NAIROBI, Sept. 21 (Xinhua) -- On Sunday, the world will wake up to one of the greatest races in marathon history as Olympic champion Eliud Kipchoge, the greatest runner of all time, Kenenisa Bekele, and the former world record holder in the marathon, Wilson Kipsang square off for the Berlin marathon title.
However, of importance to the three athletes may not be the win, but the chance to write history as the new marathon record holder if anyone can run under two hours, two minutes and 57 seconds, the time recorded by Kenyan Dennis Kimetto in winning the 2015 edition.
But focus will be on Kipchoge, who now believes the world marathon record will be lowered down to the 2:01 mark "in one or two years".
"I am not going to commit to a specific year. If I were to do that I would be putting a brake on the developments, including my own. What I will predict, though, is that in one or two years, a time of 2:01 or 2:01:30 will become a reality," he said.
As well as breaking the world record, Kipchoge also wants to win a jackpot in the World Marathon Majors races before he retires.
"Of the marathon majors is one that inspires me. I still want to race and win in Tokyo, Boston and New York, and I also want to take another shot at the two-hour barrier. I learned a lot in Monza (Italy)."
Though Kipchoge's time was not accepted in Italy because it was not in conformity with the IAAF standards of organizing a marathon, he is the best placed athlete able to shutter it in Berlin on Sunday.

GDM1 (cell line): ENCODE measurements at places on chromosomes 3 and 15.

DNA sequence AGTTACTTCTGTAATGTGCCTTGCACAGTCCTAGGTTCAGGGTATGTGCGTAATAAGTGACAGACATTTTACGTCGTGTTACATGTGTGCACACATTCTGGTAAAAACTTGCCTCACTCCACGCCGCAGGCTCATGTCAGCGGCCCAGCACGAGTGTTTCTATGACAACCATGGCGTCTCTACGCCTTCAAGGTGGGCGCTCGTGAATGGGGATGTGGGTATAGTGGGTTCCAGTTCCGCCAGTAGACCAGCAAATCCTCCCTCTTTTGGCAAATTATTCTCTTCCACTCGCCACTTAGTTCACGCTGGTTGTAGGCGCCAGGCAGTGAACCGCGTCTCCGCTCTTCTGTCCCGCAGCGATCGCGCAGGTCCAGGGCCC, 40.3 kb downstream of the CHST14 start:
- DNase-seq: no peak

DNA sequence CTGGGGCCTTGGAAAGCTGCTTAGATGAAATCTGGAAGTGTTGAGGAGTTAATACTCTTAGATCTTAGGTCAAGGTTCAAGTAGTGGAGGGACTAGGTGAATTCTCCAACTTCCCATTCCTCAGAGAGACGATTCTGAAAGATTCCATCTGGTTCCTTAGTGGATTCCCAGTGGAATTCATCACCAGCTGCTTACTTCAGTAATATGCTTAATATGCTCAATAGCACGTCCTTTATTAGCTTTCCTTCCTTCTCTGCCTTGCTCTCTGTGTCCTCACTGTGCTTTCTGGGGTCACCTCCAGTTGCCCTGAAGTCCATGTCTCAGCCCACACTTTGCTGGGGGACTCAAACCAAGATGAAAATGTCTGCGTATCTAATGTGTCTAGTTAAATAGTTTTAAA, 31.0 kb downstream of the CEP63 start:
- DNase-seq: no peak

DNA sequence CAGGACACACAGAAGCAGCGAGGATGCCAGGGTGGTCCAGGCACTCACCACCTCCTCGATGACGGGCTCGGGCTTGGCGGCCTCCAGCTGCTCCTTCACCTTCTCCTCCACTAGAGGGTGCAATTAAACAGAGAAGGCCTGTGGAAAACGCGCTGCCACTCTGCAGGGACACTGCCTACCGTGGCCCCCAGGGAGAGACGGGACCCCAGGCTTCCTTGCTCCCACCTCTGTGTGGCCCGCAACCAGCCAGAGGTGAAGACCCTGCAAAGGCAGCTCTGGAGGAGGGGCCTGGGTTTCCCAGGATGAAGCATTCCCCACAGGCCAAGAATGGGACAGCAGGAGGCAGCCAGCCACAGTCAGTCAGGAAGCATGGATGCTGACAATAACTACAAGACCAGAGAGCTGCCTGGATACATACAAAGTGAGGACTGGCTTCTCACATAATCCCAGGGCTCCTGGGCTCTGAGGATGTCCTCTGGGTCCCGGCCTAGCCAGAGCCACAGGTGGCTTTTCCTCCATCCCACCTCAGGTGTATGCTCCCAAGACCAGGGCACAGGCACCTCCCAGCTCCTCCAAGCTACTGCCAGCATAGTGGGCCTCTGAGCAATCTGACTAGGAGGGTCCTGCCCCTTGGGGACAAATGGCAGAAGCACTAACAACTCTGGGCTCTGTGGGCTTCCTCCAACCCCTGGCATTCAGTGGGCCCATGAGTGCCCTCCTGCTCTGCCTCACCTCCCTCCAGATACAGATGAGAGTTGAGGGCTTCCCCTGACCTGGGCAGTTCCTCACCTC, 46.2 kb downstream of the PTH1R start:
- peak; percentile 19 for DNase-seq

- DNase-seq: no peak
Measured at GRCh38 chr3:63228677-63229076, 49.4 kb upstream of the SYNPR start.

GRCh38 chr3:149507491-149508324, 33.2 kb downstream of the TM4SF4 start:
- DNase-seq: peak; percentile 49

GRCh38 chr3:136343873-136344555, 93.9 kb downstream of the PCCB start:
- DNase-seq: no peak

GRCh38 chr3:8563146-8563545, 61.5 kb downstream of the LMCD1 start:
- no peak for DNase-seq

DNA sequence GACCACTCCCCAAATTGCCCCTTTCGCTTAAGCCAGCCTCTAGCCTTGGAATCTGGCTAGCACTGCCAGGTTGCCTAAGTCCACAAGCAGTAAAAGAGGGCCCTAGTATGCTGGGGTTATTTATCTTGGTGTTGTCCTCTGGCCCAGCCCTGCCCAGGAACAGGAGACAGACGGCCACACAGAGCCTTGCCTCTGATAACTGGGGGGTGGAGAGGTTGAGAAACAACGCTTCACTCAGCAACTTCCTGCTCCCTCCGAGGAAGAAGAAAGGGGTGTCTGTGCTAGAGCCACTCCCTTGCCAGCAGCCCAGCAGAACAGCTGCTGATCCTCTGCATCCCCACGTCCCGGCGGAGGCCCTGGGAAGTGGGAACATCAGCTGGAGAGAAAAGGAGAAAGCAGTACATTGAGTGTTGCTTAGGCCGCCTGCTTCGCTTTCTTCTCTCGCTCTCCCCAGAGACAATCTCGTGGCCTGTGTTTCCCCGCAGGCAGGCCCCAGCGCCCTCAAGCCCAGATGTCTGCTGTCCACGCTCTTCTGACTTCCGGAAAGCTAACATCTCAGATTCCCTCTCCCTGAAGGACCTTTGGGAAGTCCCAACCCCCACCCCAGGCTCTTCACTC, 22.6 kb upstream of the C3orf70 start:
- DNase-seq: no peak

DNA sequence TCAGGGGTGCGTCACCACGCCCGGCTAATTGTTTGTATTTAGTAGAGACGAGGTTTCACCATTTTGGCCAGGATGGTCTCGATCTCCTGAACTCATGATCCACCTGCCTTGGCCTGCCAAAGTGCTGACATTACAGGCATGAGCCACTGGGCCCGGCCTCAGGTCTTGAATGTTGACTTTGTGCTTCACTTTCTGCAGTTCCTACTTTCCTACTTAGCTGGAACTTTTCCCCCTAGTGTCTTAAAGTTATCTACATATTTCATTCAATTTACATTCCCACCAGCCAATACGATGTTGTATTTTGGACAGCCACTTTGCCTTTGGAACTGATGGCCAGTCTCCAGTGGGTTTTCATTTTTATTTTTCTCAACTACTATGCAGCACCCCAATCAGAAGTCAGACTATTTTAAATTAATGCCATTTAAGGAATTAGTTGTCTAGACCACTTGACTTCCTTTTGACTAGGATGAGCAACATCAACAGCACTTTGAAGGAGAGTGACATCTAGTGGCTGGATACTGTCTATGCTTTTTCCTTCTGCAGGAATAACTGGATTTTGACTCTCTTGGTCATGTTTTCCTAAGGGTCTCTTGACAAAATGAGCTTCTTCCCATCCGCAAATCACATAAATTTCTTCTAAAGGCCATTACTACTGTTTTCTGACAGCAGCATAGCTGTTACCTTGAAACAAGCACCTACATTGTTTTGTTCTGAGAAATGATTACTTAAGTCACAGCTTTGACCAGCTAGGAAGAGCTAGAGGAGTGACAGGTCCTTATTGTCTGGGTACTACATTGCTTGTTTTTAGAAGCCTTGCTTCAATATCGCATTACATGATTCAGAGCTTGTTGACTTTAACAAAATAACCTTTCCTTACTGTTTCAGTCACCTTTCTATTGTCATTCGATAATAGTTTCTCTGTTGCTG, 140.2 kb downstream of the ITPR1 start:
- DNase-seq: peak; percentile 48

However, that does not rule out Kipsang (2:03:03) and Bekele (2:03:07) who will be part of the congregation.
Statistics show that in the last 15 years, the world record has been broken on the streets of Berlin.
First it was Kenya's Paul Tergat who clocked 2:04:55 in 2003, Ethiopia's Haile Gebrselassie stopped the clock at 2:04:26 in 2007 and again in 2008 Gebrselassie clocked 2:03:59 before Patrick Makau of Kenya lowered it to 2:03:38 in 2011.
That mark stood the test of time for two years before another Kenyan Kipsang lowered it further to 2:03:23 in 2013 and Dennis Kimetto claimed the current world record of 2:02:57 in 2014. All this times were recorded in the Germany capital.
This is proof that the next world record will most definitely be the goal on Sunday in Berlin.